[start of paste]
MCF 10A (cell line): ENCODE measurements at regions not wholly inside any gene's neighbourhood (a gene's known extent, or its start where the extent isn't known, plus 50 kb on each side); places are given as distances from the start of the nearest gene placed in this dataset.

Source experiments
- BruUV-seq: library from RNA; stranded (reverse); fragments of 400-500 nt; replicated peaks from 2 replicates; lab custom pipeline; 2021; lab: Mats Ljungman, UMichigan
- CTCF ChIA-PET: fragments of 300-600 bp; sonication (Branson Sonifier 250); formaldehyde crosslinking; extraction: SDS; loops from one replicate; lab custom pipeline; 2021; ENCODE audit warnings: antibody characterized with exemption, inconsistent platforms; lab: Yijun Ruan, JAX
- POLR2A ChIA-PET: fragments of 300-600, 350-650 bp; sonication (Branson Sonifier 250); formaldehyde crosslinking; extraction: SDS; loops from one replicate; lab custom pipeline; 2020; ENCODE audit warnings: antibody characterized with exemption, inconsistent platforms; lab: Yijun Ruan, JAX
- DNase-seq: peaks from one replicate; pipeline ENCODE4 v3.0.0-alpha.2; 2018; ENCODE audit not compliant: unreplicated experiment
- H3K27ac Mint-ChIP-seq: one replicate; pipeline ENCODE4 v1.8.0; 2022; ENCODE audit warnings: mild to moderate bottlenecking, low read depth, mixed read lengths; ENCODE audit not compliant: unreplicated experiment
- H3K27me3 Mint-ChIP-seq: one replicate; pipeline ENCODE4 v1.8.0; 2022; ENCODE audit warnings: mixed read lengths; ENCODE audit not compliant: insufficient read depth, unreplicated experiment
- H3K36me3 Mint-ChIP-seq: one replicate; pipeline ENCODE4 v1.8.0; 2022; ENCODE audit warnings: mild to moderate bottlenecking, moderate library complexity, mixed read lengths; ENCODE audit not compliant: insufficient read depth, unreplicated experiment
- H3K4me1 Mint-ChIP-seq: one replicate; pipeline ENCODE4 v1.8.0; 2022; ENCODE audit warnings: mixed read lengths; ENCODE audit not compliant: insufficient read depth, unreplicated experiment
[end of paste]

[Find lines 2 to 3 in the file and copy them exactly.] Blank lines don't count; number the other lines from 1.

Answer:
Source experiments
- BruUV-seq: library from RNA; stranded (reverse); fragments of 400-500 nt; replicated peaks from 2 replicates; lab custom pipeline; 2021; lab: Mats Ljungman, UMichigan